After couple of hours, the conversations died out, people went to sleep and there was complete silence. The discussions came to no conclusion. As the lady was slowly turning away from the window, preparing to go to bed to spend another sleepless night, the door opened and her sister-in-law entered the room. She stood next to her and said in a normal tone —

— Listen, everyone has gone to sleep. Their packing is over. Younger sister is leaving tomorrow morning, and the elder one in the evening. We have also booked tickets for the day after tomorrow.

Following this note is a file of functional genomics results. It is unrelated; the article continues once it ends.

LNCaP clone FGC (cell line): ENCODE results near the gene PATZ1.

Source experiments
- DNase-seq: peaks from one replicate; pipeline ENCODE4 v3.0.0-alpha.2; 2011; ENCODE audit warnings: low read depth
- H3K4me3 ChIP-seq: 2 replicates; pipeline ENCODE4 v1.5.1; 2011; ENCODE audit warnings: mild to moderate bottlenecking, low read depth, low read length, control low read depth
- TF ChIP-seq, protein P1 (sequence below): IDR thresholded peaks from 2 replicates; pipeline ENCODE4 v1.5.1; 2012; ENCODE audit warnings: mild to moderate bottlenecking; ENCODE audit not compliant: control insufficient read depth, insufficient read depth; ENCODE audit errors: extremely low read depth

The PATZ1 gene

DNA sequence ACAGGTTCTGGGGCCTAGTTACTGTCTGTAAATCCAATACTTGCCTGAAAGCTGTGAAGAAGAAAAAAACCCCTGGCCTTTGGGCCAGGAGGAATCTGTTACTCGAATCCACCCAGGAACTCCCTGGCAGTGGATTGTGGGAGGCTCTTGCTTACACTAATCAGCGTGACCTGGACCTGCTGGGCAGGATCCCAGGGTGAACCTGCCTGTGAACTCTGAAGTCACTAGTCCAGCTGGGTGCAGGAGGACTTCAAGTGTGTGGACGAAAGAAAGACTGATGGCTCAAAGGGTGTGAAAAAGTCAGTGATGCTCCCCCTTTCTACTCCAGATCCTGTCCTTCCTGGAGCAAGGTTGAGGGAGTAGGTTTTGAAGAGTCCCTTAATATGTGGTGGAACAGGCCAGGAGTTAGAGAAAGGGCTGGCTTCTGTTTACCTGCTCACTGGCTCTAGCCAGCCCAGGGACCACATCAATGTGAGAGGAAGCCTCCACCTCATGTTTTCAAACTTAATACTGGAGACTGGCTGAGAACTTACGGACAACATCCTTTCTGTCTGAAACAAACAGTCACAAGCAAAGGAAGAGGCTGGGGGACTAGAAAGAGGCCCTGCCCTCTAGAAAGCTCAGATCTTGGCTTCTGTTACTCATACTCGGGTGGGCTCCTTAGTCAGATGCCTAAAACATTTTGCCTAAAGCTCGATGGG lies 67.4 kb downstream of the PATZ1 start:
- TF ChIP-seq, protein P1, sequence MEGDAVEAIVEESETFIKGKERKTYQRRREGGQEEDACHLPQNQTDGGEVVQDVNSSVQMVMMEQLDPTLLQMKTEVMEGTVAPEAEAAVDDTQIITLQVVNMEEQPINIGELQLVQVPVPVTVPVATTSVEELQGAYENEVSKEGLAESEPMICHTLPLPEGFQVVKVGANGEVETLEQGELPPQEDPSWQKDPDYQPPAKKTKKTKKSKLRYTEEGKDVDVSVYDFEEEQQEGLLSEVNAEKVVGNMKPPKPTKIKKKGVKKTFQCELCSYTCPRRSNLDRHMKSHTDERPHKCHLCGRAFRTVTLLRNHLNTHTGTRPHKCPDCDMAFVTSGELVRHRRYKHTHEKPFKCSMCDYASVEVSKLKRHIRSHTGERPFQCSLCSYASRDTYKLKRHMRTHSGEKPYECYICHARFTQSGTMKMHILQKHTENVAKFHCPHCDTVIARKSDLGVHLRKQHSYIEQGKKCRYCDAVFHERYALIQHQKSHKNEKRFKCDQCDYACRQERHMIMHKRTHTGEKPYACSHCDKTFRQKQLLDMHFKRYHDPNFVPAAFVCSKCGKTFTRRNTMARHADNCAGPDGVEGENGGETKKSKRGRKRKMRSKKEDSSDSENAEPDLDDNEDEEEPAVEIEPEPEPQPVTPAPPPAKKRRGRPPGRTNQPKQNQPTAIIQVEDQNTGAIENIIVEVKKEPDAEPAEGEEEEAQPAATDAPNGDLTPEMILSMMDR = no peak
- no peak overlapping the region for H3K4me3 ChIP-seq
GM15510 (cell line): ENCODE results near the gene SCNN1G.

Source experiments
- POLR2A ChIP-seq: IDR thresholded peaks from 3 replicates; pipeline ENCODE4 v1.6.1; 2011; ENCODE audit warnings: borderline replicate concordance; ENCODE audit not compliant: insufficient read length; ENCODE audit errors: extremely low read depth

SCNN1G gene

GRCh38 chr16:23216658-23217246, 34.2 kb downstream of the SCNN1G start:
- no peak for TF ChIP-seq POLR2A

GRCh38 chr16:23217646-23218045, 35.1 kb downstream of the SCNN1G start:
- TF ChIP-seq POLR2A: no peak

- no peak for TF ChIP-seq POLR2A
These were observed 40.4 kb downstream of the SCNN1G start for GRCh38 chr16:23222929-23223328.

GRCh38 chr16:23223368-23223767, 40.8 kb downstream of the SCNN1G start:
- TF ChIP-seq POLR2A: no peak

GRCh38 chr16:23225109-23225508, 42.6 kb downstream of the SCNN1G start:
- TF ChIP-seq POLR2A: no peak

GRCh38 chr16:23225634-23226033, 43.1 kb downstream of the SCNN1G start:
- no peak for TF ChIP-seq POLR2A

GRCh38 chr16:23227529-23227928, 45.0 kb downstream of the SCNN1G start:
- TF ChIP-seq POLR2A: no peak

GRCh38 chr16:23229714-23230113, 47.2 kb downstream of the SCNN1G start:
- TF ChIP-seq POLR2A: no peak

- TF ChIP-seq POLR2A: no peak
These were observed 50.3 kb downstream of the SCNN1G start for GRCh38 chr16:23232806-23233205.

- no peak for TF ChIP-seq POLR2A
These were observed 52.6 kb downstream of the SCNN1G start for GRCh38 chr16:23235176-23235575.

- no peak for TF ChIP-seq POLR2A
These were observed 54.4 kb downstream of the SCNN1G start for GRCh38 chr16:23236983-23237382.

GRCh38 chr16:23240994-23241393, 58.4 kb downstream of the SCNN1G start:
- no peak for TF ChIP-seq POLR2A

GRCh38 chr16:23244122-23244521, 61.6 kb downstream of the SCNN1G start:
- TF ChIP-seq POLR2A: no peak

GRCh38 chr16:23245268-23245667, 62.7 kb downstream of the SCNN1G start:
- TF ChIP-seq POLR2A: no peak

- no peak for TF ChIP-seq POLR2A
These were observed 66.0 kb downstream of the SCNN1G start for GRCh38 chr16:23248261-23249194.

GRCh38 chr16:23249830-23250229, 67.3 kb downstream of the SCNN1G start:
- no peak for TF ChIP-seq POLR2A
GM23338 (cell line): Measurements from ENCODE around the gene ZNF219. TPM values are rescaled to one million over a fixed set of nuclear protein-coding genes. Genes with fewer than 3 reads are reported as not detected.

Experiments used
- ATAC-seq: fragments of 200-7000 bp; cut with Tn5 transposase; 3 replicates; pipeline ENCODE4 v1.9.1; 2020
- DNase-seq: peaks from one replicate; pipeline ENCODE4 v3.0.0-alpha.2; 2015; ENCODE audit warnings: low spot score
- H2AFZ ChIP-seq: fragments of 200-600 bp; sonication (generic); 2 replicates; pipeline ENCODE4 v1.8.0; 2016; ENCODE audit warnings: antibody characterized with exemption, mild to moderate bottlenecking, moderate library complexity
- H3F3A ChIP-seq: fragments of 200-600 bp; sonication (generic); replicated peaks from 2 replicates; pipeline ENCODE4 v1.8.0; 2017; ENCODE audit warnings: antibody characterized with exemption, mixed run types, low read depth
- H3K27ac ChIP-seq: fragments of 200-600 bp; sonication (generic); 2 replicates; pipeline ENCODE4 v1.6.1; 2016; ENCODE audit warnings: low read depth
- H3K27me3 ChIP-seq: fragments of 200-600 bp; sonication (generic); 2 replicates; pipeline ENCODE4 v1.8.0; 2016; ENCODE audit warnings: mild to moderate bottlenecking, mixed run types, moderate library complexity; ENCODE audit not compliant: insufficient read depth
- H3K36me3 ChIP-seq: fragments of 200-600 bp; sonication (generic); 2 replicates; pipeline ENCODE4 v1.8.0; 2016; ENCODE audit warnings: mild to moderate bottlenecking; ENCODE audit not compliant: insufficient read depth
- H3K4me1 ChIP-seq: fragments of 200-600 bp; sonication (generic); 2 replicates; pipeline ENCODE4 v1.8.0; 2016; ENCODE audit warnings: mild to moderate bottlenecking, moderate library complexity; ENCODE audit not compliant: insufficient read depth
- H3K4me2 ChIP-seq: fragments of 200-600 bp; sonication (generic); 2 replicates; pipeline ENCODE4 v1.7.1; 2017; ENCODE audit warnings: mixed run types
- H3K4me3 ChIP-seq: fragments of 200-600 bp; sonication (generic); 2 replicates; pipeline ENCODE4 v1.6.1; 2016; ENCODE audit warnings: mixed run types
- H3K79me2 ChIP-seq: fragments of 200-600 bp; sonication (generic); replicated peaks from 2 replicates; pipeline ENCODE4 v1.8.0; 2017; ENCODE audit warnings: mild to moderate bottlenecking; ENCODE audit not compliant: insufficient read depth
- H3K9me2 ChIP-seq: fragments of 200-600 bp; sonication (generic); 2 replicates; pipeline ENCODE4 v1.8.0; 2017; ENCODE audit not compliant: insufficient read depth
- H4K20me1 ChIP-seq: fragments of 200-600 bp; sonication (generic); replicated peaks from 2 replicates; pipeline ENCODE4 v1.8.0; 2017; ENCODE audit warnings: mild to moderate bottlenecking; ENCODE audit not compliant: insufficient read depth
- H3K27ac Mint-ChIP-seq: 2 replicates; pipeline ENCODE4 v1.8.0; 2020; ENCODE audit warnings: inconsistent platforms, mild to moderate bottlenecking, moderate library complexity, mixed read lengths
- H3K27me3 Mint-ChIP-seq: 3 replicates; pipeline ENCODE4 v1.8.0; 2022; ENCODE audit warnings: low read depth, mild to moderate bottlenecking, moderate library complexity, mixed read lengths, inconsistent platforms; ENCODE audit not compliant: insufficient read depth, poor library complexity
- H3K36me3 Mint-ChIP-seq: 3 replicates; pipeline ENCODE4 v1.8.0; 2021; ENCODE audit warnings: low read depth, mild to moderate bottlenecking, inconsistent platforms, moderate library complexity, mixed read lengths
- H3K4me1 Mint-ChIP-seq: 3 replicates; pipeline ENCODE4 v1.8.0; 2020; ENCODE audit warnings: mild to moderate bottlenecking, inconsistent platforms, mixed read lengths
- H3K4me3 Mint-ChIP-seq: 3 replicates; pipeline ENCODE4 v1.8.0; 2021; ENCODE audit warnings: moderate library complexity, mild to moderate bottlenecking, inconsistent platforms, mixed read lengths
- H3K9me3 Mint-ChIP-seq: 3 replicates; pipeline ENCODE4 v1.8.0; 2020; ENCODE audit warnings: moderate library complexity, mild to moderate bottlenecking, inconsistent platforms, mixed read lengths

— OK. Fine. – replied the lady.
Then the sister-in-law took her hands into hers and asked softly —

— What will you do? Will you come with me? Will you be able to live with me?

Hearing these words, the lady broke down. She could not hold any more. She cried, cried, cried whole night with her head in her sister-in-law’s lap. Here was her angel, the narrow beam of light. These were the kind, loving words — words of  care and concern — that her heart was so much yearning for. The story ended there, with a description of the lone tree in the backyard.

photo credit: davidseibold Score (p) via photopin (license)

6 thoughts on “My Favourite Stories From Contemporary Bengali Literature : The Lone Tree

  1. Pingback: Apologies For Delayed And Interrupted Series | Pradyot